He so wants a different story from the one he has had for the last ten years and I believe and pray he has just begun to write it.

Many years ago a friend gave me a book called Finishing strong. He bought ten copies and gave them to as many men as he could and I was one of them. I will always be indebted to him. At the time, my life and my sin was quite simply all over the place. The story at the start of the book tells of three men- two of whom lost everything- one didn't.  I decided I would like to be the one. The book shook me and eventually set me on a new path.

As it turns out, I am now my friends Vicar. Funny how things turn out.

As Lent starts commit to do one thing.

Don't quit on Jesus.

Keep on keeping on.

This talk called 'The cost of discipleship' is stunning.

"You’re gonna die. I’m gonna die. We’re gonna die. I’m not looking to die, but if it comes, I want it to count. I want your life to count. I want your death to count. I want your legacy to matter. And what I love about Jesus’ words is that they are brutally honest. It seems unconscionable or perhaps just miraculous that this man, with this message, would gather billions of people. And that’s what he’s done."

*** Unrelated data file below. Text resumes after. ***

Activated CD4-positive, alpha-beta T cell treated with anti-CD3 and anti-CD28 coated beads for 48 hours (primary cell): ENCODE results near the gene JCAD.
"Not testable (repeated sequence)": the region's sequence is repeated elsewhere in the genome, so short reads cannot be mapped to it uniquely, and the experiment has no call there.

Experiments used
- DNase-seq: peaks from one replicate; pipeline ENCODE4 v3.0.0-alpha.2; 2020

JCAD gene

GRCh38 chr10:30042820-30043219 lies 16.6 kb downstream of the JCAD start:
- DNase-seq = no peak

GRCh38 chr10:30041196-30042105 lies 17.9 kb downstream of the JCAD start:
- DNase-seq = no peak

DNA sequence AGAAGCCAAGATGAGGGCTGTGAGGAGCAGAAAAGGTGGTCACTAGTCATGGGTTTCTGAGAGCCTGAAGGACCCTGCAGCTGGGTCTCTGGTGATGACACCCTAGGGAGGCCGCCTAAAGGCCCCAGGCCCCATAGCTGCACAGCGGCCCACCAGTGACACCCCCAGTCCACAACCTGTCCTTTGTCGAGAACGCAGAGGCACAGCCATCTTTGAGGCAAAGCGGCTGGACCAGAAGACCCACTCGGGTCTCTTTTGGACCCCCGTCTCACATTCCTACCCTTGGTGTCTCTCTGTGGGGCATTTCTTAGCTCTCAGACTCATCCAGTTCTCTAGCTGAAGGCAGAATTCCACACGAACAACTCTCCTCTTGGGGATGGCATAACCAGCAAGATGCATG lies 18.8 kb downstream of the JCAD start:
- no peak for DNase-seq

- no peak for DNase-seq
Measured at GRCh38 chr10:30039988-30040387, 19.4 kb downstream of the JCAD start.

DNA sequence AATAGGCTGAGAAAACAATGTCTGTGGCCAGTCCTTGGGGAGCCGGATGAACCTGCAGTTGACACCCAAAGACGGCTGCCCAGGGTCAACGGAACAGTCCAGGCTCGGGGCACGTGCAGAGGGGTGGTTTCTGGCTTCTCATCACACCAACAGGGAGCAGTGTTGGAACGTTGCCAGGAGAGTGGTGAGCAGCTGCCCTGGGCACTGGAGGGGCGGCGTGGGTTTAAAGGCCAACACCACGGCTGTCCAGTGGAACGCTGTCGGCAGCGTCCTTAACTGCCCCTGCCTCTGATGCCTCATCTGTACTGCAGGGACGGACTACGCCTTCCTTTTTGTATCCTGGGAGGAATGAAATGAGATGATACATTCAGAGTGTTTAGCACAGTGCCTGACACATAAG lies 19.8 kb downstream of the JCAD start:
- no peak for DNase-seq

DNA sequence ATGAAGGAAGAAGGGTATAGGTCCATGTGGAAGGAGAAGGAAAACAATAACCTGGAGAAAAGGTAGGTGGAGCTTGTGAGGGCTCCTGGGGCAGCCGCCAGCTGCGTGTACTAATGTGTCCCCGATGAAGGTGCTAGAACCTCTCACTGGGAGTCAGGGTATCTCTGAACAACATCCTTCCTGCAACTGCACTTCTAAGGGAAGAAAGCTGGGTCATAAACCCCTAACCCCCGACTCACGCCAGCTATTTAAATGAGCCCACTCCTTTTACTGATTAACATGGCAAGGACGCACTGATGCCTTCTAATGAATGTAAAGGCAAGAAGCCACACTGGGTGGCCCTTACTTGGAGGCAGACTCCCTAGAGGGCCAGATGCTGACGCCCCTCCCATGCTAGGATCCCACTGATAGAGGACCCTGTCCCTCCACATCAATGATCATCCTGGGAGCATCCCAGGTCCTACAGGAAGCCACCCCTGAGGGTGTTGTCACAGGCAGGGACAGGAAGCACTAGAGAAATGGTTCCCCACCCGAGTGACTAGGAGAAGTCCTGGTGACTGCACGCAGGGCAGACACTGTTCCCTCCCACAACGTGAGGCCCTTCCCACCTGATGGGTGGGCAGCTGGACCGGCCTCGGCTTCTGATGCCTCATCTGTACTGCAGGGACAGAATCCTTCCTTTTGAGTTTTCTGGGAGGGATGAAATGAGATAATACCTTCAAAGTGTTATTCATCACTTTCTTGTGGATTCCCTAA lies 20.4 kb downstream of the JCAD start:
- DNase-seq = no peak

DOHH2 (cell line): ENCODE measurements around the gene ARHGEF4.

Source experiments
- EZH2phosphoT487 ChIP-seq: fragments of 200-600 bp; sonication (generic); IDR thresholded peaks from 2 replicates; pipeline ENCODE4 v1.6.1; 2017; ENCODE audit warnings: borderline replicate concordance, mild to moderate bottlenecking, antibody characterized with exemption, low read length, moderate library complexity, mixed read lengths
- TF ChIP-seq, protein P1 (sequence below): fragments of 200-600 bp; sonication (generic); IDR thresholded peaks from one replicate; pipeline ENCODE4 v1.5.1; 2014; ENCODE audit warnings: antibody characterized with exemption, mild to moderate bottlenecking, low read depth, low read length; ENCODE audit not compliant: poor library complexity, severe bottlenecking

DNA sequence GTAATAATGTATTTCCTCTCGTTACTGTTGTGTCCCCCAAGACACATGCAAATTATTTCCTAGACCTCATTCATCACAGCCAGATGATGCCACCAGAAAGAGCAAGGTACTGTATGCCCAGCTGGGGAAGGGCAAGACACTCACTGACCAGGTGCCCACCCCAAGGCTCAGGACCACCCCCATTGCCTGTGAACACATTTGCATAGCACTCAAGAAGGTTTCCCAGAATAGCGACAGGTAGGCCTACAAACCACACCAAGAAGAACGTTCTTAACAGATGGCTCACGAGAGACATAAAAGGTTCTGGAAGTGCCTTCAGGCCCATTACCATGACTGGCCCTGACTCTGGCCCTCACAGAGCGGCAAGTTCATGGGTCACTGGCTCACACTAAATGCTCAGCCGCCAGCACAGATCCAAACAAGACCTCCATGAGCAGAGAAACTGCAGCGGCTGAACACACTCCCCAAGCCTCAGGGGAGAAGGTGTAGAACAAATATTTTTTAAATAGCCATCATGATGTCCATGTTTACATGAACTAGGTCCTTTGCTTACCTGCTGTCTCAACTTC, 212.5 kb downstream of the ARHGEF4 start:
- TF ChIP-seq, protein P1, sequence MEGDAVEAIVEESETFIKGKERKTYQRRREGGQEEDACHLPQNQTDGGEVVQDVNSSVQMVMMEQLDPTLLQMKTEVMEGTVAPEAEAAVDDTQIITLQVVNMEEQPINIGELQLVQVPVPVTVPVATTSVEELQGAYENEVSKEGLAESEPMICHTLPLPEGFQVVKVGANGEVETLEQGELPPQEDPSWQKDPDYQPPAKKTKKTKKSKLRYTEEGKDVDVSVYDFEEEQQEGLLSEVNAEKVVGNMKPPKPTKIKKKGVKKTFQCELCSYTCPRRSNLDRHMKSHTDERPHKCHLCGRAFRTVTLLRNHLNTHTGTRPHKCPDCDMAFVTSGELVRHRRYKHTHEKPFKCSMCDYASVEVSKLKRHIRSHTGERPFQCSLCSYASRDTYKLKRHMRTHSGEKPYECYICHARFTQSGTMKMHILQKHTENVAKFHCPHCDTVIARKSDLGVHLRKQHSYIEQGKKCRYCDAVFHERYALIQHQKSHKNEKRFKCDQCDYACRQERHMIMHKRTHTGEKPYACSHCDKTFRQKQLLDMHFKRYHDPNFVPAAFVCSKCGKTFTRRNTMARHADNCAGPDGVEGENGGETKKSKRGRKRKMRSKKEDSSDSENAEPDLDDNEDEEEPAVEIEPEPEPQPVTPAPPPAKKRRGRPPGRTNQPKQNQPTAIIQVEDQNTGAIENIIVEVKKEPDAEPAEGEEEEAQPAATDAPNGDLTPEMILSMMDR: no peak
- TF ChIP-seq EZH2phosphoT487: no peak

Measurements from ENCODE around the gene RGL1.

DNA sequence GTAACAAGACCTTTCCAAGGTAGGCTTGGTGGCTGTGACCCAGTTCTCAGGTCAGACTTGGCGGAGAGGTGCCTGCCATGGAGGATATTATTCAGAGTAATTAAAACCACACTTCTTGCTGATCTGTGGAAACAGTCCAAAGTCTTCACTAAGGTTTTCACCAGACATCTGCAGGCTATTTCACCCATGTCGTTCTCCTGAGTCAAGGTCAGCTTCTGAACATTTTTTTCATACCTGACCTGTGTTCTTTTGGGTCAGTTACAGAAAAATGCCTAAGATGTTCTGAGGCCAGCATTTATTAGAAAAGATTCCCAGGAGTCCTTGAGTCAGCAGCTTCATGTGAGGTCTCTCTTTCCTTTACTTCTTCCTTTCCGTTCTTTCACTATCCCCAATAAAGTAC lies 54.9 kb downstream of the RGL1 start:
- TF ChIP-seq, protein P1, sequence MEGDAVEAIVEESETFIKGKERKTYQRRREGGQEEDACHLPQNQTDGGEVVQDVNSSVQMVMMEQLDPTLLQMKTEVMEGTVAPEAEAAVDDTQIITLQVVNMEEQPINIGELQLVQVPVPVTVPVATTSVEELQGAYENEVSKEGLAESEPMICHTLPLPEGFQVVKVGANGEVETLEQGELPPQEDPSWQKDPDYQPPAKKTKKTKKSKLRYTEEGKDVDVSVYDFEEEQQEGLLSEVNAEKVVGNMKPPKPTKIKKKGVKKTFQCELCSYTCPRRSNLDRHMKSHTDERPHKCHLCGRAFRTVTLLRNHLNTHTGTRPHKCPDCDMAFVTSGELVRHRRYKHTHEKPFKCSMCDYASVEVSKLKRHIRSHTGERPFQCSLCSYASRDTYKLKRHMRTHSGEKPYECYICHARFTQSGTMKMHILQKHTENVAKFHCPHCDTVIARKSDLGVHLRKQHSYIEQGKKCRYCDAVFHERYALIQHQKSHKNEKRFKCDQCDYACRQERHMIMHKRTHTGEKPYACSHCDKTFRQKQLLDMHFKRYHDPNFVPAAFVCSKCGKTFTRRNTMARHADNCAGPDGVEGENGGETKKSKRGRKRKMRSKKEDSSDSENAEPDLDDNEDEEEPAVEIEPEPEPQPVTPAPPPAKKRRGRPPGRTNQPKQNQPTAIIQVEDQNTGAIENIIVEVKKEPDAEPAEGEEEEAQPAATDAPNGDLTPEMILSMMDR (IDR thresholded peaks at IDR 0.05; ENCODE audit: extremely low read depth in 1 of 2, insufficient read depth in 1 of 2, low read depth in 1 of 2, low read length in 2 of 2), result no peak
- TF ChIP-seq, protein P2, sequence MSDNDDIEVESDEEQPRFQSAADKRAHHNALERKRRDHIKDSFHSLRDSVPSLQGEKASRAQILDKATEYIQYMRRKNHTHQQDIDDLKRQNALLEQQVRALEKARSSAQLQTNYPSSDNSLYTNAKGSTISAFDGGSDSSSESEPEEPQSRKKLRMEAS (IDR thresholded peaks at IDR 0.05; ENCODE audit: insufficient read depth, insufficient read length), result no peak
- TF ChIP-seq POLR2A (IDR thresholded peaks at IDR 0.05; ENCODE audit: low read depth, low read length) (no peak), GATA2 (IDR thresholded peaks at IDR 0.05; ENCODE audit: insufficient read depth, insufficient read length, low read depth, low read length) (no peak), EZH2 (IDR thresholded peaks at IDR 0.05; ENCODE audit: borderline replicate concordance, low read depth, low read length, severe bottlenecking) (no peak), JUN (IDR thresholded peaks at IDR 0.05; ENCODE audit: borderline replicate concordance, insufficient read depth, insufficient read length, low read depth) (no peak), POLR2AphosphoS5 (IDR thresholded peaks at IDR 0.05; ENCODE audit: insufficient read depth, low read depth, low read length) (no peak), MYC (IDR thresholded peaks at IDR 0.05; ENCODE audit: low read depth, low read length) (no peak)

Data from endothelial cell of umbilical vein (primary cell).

You would do well to make time to listen to it.

Monday, March 07, 2011

The books that went skiing with me

1. The one thing you need to know

This is a book about leading and managing things and people. I discovered Buckingham when he spoke at the Willow Creek Summit and liked him both because it was nice to hear someone English and also he shared oodles of helpful material. He is a truly superb communicator and this book could be your one stop stop about management and leadership and what it means to be 'successful' in what you do. Some of this is just common sense but as often said the trouble with common sense is it isn't very common. Here is my question. Do you manage or lead anybody? Are their people in your workplace, a group in your church, your children or anyone else who would benefit from you being skilled at leading and organising them better for their fruitfulness in life. If so, do them a favour and read this book. My kindle copy is now heavily underlined (which is a fun function I discovered)